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High- vs. low-dose diclofenac and cardiovascular risks: a target trial emulation

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Aims: To examine the dose dependency of diclofenac's cardiovascular risks. Methods and results: Using Danish health registries and the target trial emulation design, we conducted a series of 300 nationwide cohort studies during 1996-2020, each mimicking the strict design criteria of a clinical trial. Adults eligible for inclusion had no recent non-steroidal anti-inflammatory drug prescriptions, contraindications (gastrointestinal diseases, thrombocytopenia, or heart failure), or conditions with low adherence (dementia or psychiatric disease). Diclofenac initiators were compared to healthcare-seeking non-initiators and head-to-head using an approximated high dose of ≥150 mg/day vs. low dose of <150 mg/day. Cox regression was used to compute the incidence rate ratio (IRR) of major adverse cardiovascular events (MACE) within 30 days following initiation. We adjusted for age, sex, calendar period, comorbidity, comedication, and socioeconomic position. Compared with non-initiators (n = 3 789 617), diclofenac initiators (n = 1 894 834) had an approximately 50% increased rate of MACE (IRR 1.53, 95% confidence interval [CI]: 1.43-1.63), reflecting IRRs of 1.54 (95% CI: 1.40-1.69) for myocardial infarction, 1.29 (1.14-1.45) for ischaemic stroke, and 1.92 (1.71-2.16) for cardiac death. The risk increase was observed for most conditions with chronic pain, in particular headache (IRR 5.10, 95% CI: 1.46-17.85). The risk increase was similar for initiators of high- (IRR 1.55, 95% CI: 1.40-1.71) and low-dose diclofenac (IRR 1.52, 1.41-1.63), which was confirmed in a head-to-head analysis (IRR 1.01, 95% CI: 0.90-1.12). Conclusions: Initiators of high- and low-dose diclofenac had comparably increased cardiovascular risks. This finding provides evidence against the assumption that low-dose diclofenac is risk-neutral.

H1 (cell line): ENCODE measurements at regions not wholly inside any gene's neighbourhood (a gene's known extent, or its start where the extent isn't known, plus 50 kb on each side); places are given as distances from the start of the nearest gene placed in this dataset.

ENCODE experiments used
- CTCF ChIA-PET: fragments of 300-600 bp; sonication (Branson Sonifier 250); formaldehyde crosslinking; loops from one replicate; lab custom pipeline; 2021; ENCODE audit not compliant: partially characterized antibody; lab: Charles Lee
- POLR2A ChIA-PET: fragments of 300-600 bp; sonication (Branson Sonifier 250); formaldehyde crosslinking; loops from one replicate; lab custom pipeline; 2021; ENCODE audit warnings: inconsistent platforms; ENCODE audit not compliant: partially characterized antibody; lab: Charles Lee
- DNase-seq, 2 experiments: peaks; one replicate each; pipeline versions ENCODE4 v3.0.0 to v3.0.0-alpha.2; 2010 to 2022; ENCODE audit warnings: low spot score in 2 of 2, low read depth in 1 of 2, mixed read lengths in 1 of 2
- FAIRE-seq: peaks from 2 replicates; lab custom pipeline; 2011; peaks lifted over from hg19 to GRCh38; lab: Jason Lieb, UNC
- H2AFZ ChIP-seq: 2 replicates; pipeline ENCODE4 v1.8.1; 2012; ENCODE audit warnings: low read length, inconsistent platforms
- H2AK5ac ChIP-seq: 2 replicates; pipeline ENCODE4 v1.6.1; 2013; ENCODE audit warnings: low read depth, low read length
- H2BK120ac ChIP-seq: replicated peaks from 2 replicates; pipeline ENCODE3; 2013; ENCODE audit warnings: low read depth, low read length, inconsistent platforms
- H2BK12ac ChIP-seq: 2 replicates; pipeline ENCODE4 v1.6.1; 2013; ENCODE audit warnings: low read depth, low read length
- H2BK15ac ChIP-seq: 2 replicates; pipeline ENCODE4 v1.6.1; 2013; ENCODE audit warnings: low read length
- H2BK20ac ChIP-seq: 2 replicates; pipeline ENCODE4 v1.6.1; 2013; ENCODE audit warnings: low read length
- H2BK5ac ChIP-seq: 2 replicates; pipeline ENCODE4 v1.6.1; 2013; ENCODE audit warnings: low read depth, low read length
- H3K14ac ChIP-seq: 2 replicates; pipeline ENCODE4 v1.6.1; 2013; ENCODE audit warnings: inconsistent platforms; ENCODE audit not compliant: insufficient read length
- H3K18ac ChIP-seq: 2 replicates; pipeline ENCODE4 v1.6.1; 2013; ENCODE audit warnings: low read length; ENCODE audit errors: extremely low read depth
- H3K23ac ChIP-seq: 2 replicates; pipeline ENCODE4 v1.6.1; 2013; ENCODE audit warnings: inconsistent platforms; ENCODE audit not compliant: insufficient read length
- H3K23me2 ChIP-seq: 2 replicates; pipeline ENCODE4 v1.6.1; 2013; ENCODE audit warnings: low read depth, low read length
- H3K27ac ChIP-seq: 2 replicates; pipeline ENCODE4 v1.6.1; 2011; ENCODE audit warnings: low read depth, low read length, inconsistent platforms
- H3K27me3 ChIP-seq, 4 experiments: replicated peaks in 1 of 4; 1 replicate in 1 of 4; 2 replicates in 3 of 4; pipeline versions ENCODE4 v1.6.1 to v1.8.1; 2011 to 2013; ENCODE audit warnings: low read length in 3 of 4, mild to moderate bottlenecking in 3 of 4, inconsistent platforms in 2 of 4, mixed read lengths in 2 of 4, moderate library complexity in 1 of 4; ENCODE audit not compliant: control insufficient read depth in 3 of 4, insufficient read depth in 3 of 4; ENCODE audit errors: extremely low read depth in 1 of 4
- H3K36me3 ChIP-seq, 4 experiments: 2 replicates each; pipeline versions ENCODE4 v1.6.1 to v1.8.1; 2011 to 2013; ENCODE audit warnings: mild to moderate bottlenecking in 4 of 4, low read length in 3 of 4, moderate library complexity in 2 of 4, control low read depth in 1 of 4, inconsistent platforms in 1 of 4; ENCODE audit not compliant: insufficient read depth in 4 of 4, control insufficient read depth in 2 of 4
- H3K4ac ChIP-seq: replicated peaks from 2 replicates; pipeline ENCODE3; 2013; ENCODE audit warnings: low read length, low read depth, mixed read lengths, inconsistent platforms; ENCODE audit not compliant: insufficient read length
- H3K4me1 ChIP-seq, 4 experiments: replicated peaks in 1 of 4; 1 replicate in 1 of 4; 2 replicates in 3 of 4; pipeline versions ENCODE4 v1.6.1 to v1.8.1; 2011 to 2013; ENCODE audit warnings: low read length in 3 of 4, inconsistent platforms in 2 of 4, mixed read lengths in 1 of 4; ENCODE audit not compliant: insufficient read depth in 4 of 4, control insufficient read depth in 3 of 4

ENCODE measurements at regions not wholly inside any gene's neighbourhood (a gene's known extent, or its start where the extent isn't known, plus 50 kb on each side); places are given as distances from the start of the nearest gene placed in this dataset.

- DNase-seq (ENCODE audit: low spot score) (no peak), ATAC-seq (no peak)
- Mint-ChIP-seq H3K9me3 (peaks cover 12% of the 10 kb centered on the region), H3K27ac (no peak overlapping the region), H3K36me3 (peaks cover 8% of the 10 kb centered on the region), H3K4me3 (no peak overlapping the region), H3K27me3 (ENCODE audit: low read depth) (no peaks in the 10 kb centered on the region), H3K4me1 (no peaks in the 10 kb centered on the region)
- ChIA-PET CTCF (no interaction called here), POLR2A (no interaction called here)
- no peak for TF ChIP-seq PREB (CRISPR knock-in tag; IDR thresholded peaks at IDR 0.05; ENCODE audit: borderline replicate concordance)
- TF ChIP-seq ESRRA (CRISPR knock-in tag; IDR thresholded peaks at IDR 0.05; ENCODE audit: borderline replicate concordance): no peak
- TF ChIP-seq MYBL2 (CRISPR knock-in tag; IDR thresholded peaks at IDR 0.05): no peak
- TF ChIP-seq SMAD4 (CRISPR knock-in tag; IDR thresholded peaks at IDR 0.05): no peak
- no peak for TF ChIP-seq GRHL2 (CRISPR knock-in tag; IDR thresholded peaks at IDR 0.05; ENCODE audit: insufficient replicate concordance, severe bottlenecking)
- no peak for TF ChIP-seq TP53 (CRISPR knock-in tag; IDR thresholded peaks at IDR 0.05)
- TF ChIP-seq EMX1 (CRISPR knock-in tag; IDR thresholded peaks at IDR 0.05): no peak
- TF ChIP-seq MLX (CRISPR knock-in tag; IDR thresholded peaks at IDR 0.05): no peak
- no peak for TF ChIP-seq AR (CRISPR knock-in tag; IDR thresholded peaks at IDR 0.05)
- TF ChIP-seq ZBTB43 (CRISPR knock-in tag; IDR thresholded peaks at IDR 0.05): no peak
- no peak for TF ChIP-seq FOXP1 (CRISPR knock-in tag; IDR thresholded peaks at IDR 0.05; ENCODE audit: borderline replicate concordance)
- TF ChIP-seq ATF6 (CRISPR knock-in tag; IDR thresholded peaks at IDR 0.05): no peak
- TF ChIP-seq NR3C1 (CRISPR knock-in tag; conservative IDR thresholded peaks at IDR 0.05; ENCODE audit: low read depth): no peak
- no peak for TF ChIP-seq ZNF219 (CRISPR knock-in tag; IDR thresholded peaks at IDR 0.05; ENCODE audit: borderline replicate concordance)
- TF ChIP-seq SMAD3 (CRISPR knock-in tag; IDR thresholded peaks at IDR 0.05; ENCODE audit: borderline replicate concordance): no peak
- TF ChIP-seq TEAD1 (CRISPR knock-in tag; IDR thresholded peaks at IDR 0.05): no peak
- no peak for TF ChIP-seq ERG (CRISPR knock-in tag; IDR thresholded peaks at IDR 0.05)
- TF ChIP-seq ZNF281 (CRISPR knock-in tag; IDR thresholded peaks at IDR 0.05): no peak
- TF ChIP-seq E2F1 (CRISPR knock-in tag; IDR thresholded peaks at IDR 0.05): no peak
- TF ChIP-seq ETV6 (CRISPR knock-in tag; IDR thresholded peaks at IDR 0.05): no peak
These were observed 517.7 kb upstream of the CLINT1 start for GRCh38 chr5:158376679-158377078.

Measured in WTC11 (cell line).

TidsskriftEuropean Heart Journal - Cardiovascular Pharmacotherapy
Sider (fra-til)453-461
Antal sider9
StatusUdgivet - aug. 2023

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Publisher Copyright:
© 2023 The Author(s). Published by Oxford University Press on behalf of the European Society of Cardiology.

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